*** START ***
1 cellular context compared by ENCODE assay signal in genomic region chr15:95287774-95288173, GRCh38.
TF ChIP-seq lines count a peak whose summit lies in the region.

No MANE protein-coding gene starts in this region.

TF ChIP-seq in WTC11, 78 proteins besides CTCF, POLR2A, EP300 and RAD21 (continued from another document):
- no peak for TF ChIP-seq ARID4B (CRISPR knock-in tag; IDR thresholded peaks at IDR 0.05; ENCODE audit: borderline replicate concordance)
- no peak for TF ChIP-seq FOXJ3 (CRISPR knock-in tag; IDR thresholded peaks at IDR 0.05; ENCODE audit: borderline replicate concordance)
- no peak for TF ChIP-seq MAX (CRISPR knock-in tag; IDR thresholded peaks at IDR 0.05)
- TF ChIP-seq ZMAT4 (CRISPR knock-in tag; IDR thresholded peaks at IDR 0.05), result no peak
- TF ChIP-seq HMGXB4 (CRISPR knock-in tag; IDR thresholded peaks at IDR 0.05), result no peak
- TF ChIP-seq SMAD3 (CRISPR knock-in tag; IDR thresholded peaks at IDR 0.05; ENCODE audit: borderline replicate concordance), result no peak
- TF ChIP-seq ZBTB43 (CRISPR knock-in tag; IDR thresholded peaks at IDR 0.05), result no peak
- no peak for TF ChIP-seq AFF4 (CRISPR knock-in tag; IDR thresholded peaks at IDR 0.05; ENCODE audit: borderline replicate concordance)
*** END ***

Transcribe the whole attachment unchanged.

1 cellular context compared by ENCODE assay signal in genomic region chr15:95287774-95288173, GRCh38.
TF ChIP-seq lines count a peak whose summit lies in the region.

No MANE protein-coding gene starts in this region.

TF ChIP-seq in WTC11, 78 proteins besides CTCF, POLR2A, EP300 and RAD21 (continued from another document):
- no peak for TF ChIP-seq ARID4B (CRISPR knock-in tag; IDR thresholded peaks at IDR 0.05; ENCODE audit: borderline replicate concordance)
- no peak for TF ChIP-seq FOXJ3 (CRISPR knock-in tag; IDR thresholded peaks at IDR 0.05; ENCODE audit: borderline replicate concordance)
- no peak for TF ChIP-seq MAX (CRISPR knock-in tag; IDR thresholded peaks at IDR 0.05)
- TF ChIP-seq ZMAT4 (CRISPR knock-in tag; IDR thresholded peaks at IDR 0.05), result no peak
- TF ChIP-seq HMGXB4 (CRISPR knock-in tag; IDR thresholded peaks at IDR 0.05), result no peak
- TF ChIP-seq SMAD3 (CRISPR knock-in tag; IDR thresholded peaks at IDR 0.05; ENCODE audit: borderline replicate concordance), result no peak
- TF ChIP-seq ZBTB43 (CRISPR knock-in tag; IDR thresholded peaks at IDR 0.05), result no peak
- no peak for TF ChIP-seq AFF4 (CRISPR knock-in tag; IDR thresholded peaks at IDR 0.05; ENCODE audit: borderline replicate concordance)